What is: Sharecroppers home, hot tin roof at the edge of the Stovall Plantation
What was: The Stovall Plantation is about 6 miles northwest of Clarksdale. It’s 4000 acres of cotton and soybeans and been in the family since 1836. Clarksdale made the blues and sent the music north; it was the starting point of the Great Migration during which 5 million blacks left the South from 1940 to the mid-’60s, each heading for a new life in the North.
McKinley Morganfield moved there when his mother died in 1915. He was just 3 years old, and he came to be raised by his grandmother in her sharecropper’s shack on the plantation. He picked up a nickname, Muddy Waters, and started fooling around with music in his early teens, first the harmonica, then guitar. He played all around town, at suppers and get-togethers; he played on the front porch of the shack, on Saturday nights turning the place into his own juke joint, complete with homemade whiskey.
It took years, but he built a reputation, and it brought him recognition before he was 30. In 1940, Alan Lomax, the folklore collector at the Library of Congress, traveled to the Delta to record the music of Robert Johnson, the undisputed wild man of blues music. Trouble was, Johnson had been dead for nearly three years, poisoned by strychnine-laced whiskey one hot Saturday night at a roadhouse in Three Forks. Legend has it he had been fooling around with the roadhouse owner’s wife, and that was that. Or maybe he was stabbed; after more than 50 years, details remain sketchy.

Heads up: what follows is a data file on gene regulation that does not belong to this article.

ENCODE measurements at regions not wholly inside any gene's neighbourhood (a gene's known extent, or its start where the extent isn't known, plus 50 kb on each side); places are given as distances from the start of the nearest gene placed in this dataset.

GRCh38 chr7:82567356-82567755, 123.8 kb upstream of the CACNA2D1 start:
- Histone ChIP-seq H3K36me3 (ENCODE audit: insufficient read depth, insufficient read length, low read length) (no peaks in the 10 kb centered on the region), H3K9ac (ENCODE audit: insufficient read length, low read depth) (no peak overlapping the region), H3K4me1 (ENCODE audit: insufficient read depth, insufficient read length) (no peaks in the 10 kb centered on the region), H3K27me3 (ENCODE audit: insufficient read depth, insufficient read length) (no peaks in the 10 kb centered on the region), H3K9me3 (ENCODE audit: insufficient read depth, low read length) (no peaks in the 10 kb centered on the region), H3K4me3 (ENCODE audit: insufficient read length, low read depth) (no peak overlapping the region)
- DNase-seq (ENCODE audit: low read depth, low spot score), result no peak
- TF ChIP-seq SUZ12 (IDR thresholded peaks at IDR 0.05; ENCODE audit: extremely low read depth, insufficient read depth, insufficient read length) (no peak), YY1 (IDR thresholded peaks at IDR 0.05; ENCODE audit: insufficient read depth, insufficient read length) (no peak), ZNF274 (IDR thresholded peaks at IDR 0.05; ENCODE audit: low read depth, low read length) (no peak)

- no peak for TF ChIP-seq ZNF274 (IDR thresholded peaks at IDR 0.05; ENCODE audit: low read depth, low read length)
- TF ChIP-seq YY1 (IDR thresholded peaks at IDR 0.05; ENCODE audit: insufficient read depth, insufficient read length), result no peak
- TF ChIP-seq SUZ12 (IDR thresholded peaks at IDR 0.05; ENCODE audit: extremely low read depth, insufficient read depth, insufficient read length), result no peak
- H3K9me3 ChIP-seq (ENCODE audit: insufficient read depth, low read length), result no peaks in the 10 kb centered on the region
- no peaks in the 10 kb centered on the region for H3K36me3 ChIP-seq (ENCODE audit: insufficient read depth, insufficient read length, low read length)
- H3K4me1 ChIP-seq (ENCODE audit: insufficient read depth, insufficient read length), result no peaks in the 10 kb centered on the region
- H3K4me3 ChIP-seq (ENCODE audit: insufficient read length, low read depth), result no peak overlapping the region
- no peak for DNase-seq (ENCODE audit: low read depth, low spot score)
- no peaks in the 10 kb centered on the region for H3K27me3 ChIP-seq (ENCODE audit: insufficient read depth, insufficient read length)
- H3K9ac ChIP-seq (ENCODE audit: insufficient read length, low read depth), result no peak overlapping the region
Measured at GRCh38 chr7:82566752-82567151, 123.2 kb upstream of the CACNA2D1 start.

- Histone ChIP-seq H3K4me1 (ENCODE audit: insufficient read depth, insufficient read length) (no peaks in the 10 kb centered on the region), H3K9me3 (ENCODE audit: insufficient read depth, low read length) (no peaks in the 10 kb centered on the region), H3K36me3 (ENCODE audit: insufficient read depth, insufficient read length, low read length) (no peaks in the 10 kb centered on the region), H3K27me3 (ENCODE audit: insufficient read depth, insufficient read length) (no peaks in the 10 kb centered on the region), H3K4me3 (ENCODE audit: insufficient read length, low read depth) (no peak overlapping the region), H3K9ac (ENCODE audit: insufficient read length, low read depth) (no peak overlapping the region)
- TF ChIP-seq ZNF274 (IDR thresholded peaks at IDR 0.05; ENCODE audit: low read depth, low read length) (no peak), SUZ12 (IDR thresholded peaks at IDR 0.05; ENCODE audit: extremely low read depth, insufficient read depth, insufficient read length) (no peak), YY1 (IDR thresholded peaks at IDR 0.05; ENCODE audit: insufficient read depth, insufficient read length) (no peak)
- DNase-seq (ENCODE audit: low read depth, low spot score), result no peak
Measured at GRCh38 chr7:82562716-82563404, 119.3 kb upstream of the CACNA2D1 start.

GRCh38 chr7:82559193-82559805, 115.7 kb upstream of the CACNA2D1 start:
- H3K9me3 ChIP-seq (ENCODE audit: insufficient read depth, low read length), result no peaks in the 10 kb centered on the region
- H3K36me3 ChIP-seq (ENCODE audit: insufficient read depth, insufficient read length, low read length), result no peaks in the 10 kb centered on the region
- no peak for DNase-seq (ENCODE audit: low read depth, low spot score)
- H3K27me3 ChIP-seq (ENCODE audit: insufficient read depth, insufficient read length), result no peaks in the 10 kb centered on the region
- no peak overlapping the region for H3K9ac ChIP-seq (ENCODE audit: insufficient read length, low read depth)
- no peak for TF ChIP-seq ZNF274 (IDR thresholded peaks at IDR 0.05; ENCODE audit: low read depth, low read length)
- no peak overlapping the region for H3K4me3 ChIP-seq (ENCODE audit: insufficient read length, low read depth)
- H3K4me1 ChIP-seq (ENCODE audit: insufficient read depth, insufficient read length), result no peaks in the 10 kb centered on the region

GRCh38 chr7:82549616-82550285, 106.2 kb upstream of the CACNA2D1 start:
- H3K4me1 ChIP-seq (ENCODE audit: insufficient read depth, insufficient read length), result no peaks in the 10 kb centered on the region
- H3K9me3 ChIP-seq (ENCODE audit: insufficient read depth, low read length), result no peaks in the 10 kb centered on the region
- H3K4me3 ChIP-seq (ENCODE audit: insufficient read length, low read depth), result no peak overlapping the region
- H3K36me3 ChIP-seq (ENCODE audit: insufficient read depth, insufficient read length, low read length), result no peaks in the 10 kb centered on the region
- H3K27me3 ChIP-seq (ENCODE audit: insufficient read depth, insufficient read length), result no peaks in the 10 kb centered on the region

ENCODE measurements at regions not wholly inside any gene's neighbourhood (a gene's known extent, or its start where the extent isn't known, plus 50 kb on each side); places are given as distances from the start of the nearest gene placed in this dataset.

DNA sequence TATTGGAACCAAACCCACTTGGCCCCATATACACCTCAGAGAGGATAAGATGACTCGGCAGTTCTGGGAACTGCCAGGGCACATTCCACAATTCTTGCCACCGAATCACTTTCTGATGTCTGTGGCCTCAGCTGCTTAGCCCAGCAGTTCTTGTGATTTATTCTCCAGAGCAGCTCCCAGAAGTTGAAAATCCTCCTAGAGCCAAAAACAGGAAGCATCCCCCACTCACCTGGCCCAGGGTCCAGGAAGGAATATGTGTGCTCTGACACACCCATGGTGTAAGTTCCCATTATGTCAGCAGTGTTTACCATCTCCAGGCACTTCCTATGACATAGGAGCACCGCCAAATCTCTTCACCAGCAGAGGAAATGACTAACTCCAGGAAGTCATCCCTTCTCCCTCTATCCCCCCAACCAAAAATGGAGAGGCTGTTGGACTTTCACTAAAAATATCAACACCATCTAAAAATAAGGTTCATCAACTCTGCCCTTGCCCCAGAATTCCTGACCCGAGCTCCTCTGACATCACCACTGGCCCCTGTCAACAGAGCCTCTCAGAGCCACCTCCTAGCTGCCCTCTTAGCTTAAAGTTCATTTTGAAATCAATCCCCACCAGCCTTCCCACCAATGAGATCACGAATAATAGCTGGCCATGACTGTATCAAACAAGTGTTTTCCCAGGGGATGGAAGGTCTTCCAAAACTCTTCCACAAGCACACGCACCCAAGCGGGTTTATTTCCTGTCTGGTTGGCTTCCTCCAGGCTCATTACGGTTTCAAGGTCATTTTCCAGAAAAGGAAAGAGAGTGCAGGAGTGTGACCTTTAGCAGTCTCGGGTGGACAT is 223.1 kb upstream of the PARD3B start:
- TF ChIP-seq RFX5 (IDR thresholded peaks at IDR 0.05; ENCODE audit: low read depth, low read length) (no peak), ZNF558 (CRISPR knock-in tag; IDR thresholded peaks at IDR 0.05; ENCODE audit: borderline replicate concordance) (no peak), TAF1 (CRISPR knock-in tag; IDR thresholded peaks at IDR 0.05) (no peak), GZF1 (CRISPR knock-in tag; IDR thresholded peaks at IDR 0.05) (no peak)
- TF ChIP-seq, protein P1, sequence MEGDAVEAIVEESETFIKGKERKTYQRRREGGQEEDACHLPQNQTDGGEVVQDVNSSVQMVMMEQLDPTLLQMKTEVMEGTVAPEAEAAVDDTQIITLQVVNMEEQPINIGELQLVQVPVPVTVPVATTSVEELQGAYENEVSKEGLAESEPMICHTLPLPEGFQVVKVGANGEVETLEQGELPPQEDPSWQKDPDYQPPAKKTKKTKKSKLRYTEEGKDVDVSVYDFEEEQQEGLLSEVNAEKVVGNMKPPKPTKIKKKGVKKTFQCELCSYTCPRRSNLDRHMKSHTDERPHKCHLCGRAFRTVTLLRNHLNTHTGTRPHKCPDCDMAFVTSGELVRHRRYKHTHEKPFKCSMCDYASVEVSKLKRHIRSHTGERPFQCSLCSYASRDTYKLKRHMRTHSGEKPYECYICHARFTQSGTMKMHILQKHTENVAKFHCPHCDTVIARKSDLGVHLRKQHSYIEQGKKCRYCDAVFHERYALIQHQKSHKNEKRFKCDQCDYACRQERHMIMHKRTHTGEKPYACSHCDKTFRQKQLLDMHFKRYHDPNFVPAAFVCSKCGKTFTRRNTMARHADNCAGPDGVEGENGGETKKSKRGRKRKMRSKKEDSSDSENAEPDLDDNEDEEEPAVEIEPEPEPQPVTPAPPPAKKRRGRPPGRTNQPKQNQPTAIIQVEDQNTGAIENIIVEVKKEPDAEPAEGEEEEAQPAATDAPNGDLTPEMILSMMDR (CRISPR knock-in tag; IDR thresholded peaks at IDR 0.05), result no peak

So Lomax discovered he’d missed Johnson, but he heard about this guy named Muddy Waters at the Stovall Plantation. Source: https://www.washingtonpost.com/archive/lifestyle/travel/1993/07/04/where-the-blues-were-born/8efc1c14-e178-45df-b79b-3e15ba8ea3f6/).
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